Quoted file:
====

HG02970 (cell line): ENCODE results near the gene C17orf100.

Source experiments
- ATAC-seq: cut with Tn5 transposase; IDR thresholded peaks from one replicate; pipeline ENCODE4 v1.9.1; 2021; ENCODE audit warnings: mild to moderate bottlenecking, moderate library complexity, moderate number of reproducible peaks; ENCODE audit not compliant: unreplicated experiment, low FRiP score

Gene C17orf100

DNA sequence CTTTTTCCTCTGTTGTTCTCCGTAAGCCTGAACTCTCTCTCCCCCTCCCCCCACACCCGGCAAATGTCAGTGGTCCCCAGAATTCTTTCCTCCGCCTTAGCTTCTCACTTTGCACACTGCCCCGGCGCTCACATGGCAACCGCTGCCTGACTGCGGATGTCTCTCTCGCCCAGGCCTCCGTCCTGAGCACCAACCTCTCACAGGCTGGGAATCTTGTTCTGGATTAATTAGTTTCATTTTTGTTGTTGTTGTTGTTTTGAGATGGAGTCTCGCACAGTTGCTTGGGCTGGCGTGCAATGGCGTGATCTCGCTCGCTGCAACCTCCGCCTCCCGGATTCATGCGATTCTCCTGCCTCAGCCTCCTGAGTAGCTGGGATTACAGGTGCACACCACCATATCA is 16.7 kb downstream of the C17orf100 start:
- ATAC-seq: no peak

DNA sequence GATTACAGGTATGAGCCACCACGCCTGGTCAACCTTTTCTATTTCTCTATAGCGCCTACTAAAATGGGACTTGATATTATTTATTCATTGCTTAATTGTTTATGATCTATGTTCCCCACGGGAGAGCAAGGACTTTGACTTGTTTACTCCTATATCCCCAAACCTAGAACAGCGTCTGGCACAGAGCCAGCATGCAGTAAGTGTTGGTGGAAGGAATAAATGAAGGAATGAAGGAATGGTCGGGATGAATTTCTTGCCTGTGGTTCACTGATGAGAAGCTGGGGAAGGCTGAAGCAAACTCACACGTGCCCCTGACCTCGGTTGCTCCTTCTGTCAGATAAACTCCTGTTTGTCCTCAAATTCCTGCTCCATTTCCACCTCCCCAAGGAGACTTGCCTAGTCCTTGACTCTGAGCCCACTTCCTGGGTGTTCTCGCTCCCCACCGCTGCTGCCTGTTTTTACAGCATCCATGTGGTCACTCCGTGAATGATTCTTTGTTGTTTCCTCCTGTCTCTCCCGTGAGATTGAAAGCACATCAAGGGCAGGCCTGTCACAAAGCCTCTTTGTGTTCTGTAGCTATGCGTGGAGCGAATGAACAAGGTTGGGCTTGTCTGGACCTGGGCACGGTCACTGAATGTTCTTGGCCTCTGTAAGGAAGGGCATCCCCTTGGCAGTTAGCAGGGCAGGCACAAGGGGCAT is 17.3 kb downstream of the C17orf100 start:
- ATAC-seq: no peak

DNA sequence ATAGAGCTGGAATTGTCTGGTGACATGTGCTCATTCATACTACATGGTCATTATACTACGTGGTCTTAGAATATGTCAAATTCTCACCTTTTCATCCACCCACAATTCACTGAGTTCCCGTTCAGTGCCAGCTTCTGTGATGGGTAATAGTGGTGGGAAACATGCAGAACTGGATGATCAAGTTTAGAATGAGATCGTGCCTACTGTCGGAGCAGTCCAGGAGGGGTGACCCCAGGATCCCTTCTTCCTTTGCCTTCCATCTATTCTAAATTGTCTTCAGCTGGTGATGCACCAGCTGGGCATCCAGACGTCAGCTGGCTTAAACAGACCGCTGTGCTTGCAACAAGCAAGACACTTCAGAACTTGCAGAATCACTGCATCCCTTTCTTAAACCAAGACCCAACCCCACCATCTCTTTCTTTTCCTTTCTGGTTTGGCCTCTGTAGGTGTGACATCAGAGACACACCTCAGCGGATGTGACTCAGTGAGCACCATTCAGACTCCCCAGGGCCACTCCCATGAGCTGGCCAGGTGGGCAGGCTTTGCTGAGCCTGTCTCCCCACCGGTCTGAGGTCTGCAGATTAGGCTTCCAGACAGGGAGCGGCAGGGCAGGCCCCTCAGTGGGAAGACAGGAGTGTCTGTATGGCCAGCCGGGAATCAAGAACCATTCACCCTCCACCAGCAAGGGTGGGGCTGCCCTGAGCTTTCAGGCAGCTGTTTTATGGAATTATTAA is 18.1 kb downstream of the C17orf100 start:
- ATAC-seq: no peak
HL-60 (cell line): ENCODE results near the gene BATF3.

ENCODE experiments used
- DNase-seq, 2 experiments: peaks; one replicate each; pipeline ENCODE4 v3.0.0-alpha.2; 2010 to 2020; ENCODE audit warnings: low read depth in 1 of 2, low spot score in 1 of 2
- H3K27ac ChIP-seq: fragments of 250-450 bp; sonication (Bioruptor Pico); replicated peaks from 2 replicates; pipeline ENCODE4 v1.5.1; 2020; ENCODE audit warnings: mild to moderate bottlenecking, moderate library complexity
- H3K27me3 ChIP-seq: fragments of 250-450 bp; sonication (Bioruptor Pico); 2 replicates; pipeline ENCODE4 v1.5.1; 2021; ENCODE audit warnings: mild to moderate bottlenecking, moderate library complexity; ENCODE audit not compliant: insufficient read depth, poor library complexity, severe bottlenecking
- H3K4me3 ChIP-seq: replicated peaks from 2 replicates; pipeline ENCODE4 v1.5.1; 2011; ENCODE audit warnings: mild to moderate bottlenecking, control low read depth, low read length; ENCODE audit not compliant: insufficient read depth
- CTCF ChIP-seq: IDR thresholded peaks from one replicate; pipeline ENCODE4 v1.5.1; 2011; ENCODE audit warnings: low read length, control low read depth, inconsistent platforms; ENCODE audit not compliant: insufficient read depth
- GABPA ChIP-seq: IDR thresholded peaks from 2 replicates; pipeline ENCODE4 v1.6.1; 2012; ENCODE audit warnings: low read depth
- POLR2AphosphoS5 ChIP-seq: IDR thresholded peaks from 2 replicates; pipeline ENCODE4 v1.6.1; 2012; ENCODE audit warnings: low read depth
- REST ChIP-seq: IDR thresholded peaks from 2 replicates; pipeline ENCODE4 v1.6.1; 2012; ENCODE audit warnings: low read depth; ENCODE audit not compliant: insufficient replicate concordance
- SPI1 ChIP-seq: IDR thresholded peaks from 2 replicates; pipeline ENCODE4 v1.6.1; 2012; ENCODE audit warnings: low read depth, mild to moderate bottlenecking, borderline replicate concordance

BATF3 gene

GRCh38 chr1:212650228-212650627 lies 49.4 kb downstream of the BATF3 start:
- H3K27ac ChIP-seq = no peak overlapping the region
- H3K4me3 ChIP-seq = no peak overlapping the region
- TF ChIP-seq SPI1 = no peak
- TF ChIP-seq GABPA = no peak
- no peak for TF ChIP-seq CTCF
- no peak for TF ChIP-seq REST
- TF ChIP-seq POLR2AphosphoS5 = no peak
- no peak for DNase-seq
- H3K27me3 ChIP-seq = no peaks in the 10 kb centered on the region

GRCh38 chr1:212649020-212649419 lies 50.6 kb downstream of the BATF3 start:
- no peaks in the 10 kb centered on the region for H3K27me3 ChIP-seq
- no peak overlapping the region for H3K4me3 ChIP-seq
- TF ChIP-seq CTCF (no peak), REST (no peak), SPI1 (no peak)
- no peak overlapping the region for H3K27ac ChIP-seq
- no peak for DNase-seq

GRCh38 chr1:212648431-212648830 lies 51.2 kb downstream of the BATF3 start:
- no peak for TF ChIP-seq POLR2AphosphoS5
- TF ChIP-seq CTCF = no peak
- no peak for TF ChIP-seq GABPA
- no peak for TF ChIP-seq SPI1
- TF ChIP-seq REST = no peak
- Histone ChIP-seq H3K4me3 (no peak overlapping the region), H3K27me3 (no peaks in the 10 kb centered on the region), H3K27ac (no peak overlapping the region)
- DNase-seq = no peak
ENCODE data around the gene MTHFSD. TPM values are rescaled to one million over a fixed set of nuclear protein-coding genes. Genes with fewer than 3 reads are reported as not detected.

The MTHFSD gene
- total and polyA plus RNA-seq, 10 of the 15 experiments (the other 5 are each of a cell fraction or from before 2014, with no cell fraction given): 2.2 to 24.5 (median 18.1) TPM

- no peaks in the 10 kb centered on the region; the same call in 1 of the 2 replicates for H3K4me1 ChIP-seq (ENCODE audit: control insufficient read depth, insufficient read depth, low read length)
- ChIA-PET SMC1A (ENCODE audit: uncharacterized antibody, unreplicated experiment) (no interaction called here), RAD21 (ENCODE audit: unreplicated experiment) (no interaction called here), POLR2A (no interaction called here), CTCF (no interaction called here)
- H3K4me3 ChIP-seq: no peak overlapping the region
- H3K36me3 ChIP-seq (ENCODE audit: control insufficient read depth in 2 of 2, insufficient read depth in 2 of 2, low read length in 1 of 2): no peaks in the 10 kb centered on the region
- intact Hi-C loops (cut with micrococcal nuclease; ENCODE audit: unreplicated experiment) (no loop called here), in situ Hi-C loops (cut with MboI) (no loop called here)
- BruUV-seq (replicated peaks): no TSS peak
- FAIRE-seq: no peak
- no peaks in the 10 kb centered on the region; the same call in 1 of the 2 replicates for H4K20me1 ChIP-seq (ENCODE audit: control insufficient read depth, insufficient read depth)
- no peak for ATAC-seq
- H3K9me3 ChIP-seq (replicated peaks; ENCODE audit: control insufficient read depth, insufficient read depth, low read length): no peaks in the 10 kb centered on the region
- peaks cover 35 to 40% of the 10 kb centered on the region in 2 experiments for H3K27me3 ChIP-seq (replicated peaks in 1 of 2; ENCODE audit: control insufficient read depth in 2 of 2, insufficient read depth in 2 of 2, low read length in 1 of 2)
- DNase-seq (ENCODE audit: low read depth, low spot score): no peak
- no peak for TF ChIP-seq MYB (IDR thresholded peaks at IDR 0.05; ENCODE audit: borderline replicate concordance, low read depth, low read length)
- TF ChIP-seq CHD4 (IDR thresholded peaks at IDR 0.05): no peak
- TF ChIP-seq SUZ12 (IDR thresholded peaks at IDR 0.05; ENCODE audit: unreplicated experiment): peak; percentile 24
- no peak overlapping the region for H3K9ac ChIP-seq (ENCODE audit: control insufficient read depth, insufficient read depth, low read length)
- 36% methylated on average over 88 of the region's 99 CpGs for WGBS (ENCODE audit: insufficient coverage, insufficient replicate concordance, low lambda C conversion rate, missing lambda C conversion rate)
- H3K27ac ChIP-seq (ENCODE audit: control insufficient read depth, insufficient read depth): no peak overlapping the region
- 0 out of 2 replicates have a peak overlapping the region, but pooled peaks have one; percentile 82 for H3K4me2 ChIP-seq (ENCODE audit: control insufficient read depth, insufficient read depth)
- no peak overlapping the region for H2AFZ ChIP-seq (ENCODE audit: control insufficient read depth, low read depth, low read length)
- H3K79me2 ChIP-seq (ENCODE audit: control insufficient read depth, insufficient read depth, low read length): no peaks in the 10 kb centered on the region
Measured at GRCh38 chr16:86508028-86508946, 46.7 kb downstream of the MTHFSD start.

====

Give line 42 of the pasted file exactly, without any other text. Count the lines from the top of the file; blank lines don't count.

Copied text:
- no peak for TF ChIP-seq GABPA